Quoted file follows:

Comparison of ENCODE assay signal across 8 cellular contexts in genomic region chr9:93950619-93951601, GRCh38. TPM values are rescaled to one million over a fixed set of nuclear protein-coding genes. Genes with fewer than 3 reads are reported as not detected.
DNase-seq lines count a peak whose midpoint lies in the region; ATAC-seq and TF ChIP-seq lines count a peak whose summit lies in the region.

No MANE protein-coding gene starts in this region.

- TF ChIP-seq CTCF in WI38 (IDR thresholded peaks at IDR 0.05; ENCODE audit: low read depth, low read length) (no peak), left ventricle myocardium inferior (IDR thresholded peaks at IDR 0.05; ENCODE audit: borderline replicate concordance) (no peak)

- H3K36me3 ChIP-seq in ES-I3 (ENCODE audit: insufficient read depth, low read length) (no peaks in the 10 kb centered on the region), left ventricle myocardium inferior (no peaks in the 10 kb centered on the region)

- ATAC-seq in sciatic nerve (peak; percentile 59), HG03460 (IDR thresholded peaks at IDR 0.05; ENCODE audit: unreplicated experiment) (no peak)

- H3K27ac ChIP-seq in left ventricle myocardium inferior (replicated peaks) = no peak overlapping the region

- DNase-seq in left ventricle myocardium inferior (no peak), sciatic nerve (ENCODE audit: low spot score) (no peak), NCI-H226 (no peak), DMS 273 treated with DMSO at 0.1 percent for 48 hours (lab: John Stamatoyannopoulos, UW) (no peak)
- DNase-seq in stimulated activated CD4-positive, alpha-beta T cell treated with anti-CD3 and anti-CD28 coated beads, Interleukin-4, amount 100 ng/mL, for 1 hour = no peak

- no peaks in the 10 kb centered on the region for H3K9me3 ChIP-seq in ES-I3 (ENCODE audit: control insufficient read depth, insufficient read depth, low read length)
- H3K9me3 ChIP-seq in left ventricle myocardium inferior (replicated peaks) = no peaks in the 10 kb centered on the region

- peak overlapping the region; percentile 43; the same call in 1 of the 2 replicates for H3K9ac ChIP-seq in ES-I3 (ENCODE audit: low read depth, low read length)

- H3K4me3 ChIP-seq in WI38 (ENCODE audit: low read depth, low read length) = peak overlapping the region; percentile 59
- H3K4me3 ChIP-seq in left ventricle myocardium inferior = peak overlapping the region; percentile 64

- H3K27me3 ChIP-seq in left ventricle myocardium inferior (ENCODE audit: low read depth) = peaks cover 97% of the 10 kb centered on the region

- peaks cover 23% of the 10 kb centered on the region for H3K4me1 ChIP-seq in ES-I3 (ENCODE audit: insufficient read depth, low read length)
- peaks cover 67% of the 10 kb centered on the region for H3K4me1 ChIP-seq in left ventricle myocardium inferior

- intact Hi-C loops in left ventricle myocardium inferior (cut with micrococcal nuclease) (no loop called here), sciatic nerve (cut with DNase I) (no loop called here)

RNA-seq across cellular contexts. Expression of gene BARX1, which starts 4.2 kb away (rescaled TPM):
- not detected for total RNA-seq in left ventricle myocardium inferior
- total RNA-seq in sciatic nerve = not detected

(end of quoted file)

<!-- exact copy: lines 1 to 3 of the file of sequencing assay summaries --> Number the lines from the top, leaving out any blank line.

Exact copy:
Comparison of ENCODE assay signal across 8 cellular contexts in genomic region chr9:93950619-93951601, GRCh38. TPM values are rescaled to one million over a fixed set of nuclear protein-coding genes. Genes with fewer than 3 reads are reported as not detected.
DNase-seq lines count a peak whose midpoint lies in the region; ATAC-seq and TF ChIP-seq lines count a peak whose summit lies in the region.

No MANE protein-coding gene starts in this region.